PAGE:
Elephants rarely get cancer: less than 5% of captive elephants die of cancer, compared to 20% of humans. Elephant genomes have at least 20 copies of the tumour suppressor, p53, which may explain their low cancer rates relative to humans, who have only one copy.
The World Health Organisation defines general practice as providing ‘continuous, comprehensive, co-ordinated and personalised whole-patient care to individuals, families and their communities’. As soon as I completed my clinical training I joined a GP training scheme in Oxfordshire, and have loved being a GP for more than 30 years since then. At its core it’s about being comfortable with being a ‘generalist’ and have some expertise across all clinical conditions, rather than a being a ‘specialist’ with in-depth expertise in one (often very focused) area. When patients first seek help in primary care their problems may be vague or ill-defined- a GP’s expertise lies in working out whether this needs further investigation or referral, or whether the patient can be reassured. One of the most fulfilling parts of being a GP is that we often care for a number of family members over many years. Interestingly, analyses of data from the US, UK and Europe have shown that having more GPs is associated not only with better health outcomes, but also with better patient experience. After working as a GP partner for more than 12 years, I moved to Cambridge and soon met the newly appointed Foundation Chair of General Practice (Ann Louise Kinmonth, also a New Hall alumna) - she encouraged me to consider a clinical academic career. While continuing to work as a part-time GP, I completed a Masters course and then a doctorate. I was fascinated to find that most of the evidence that we used to care for our primary care patients had arisen from less relevant research from specialist care, and that there was a real need for evidence from the primary care setting.
I now lead the Primary Care Cancer Research group at the University of Cambridge- so, it’s never too late for a mid-career change!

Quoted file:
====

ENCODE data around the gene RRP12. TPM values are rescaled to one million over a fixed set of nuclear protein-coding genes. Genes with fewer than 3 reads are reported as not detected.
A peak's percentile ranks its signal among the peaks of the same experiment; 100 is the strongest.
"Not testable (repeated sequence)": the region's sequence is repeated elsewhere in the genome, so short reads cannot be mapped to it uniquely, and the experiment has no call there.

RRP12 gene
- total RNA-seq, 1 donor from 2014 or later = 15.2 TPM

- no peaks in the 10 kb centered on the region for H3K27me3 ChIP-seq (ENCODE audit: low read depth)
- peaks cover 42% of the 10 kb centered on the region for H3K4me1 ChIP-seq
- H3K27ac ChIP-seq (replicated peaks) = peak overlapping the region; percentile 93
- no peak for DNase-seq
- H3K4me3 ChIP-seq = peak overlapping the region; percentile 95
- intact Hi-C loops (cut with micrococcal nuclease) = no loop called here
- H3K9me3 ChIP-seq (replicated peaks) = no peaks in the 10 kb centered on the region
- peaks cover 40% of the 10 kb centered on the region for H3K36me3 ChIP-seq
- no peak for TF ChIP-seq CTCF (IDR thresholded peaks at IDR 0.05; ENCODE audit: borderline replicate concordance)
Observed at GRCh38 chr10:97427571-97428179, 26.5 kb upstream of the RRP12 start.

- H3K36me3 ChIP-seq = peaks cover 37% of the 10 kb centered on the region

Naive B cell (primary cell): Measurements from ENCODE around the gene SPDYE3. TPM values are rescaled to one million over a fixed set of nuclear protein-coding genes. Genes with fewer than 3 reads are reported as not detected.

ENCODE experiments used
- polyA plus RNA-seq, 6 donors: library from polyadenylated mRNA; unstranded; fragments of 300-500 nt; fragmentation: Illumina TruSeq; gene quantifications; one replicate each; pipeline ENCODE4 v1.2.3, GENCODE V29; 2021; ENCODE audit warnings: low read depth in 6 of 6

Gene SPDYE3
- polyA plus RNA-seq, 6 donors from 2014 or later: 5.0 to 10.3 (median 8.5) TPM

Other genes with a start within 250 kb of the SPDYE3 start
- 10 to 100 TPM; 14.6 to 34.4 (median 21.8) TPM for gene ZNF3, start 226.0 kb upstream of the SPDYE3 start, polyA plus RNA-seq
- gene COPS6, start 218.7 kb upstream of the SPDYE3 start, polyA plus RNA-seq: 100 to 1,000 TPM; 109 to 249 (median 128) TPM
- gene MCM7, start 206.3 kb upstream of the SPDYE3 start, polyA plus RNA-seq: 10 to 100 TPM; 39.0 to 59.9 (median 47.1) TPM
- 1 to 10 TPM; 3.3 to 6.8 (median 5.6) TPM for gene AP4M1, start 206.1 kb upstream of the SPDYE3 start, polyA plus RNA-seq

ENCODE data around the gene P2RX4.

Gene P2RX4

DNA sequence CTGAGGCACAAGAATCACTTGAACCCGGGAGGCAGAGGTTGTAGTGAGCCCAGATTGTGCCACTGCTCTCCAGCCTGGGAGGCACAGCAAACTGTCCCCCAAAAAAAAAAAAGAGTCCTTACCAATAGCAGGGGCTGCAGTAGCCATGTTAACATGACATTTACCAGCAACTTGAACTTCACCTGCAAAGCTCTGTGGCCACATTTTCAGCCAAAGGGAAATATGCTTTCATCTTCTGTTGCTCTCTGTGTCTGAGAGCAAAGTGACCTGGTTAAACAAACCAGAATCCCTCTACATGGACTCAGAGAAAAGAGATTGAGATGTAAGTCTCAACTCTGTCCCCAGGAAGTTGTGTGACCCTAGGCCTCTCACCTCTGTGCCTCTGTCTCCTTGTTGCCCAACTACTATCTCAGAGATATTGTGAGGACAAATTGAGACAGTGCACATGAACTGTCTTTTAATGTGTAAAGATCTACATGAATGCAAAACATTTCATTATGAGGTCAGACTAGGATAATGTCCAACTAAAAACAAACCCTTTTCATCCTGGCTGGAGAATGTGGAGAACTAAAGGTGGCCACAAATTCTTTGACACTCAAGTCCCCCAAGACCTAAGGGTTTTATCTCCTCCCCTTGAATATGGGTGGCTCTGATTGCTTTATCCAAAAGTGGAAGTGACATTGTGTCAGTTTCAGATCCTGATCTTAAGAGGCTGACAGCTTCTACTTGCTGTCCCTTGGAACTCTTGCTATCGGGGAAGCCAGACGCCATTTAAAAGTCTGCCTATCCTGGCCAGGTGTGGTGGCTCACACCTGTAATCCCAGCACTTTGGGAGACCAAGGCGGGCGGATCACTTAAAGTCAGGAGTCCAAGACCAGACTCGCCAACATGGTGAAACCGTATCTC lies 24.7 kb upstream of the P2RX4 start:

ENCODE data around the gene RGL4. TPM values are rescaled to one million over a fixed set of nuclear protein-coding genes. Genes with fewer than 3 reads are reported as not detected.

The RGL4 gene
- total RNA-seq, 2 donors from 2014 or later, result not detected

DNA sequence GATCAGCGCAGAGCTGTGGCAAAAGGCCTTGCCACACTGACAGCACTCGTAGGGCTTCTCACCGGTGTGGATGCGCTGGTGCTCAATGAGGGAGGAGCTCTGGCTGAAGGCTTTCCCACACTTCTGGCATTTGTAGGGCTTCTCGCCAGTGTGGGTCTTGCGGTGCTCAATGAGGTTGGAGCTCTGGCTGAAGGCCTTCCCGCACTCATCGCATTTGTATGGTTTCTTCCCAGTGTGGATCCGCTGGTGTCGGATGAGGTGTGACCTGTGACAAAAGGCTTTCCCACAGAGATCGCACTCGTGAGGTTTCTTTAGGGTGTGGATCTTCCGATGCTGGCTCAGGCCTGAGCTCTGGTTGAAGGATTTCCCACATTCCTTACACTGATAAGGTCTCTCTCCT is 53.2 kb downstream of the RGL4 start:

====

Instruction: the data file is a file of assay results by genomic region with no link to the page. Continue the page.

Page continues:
While the career of an academic GP can be demanding, it is also very rewarding. I still work as a GP, but only for one day a week. The rest of the week is spent mainly on research, with some under- and post-graduate teaching. My research focuses on developing patient and GP interventions to help diagnose cancer earlier, as there is plenty of evidence that, for most cancers, a timely diagnosis allows curative treatment and better outcomes. Current projects are researching cancers of the skin, oesophagus, stomach, brain, breast and pancreas. I feel very privileged to work alongside world leaders in cancer screening, early detection and treatment on the Cambridge Biomedical campus, and some of my research findings have already led to changes in NHS guidance for patient care.
What’s next? My research will continue to focus on new and cost-effective approaches for preventing and diagnosing cancer.
One example is the impact of technological advances on patient access to health information, and on the monitoring of symptoms and treatments by both patients and GPs. We need more clinical academics in general practice to take this important work forward.
Dr Fiona Walter MA MD FRCGP
Alumna Fiona Walter (New Hall 1976) is Principal Researcher (Reader) in Primary Care Cancer Research at the University of Cambridge. She leads studies investigating cancer prevention, diagnosis and follow-up care, was Fellow of Lucy Cavendish College, Cambridge, and is Honorary Clinical Associate Professor at the University of Melbourne, Australia.